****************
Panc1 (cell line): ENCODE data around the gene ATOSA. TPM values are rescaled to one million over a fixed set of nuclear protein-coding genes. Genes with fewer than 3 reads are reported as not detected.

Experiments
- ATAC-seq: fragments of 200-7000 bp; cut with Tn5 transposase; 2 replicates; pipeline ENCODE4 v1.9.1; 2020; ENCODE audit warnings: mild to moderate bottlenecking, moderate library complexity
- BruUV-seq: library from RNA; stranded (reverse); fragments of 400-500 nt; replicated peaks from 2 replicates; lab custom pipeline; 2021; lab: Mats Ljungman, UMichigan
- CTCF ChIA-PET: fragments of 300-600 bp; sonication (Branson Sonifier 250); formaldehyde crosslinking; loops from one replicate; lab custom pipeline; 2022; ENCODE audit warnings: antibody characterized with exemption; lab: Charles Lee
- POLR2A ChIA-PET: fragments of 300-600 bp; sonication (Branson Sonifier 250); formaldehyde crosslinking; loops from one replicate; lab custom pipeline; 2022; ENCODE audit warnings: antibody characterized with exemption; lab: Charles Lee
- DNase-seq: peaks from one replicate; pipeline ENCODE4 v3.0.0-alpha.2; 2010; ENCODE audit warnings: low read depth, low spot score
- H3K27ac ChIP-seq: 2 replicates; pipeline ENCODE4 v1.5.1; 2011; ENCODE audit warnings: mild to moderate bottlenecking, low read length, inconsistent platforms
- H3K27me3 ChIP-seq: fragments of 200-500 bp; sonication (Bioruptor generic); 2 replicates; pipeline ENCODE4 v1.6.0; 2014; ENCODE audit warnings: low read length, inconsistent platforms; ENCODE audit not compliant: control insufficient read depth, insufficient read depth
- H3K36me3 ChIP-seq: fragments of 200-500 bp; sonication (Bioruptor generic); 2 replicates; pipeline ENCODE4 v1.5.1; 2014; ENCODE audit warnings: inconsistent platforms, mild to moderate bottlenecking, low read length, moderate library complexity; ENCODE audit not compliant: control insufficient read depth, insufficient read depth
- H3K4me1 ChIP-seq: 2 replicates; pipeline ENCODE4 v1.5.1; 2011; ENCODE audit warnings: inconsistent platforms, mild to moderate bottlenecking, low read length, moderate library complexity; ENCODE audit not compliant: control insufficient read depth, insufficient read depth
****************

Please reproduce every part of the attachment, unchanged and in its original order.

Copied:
Panc1 (cell line): ENCODE data around the gene ATOSA. TPM values are rescaled to one million over a fixed set of nuclear protein-coding genes. Genes with fewer than 3 reads are reported as not detected.

Experiments
- ATAC-seq: fragments of 200-7000 bp; cut with Tn5 transposase; 2 replicates; pipeline ENCODE4 v1.9.1; 2020; ENCODE audit warnings: mild to moderate bottlenecking, moderate library complexity
- BruUV-seq: library from RNA; stranded (reverse); fragments of 400-500 nt; replicated peaks from 2 replicates; lab custom pipeline; 2021; lab: Mats Ljungman, UMichigan
- CTCF ChIA-PET: fragments of 300-600 bp; sonication (Branson Sonifier 250); formaldehyde crosslinking; loops from one replicate; lab custom pipeline; 2022; ENCODE audit warnings: antibody characterized with exemption; lab: Charles Lee
- POLR2A ChIA-PET: fragments of 300-600 bp; sonication (Branson Sonifier 250); formaldehyde crosslinking; loops from one replicate; lab custom pipeline; 2022; ENCODE audit warnings: antibody characterized with exemption; lab: Charles Lee
- DNase-seq: peaks from one replicate; pipeline ENCODE4 v3.0.0-alpha.2; 2010; ENCODE audit warnings: low read depth, low spot score
- H3K27ac ChIP-seq: 2 replicates; pipeline ENCODE4 v1.5.1; 2011; ENCODE audit warnings: mild to moderate bottlenecking, low read length, inconsistent platforms
- H3K27me3 ChIP-seq: fragments of 200-500 bp; sonication (Bioruptor generic); 2 replicates; pipeline ENCODE4 v1.6.0; 2014; ENCODE audit warnings: low read length, inconsistent platforms; ENCODE audit not compliant: control insufficient read depth, insufficient read depth
- H3K36me3 ChIP-seq: fragments of 200-500 bp; sonication (Bioruptor generic); 2 replicates; pipeline ENCODE4 v1.5.1; 2014; ENCODE audit warnings: inconsistent platforms, mild to moderate bottlenecking, low read length, moderate library complexity; ENCODE audit not compliant: control insufficient read depth, insufficient read depth
- H3K4me1 ChIP-seq: 2 replicates; pipeline ENCODE4 v1.5.1; 2011; ENCODE audit warnings: inconsistent platforms, mild to moderate bottlenecking, low read length, moderate library complexity; ENCODE audit not compliant: control insufficient read depth, insufficient read depth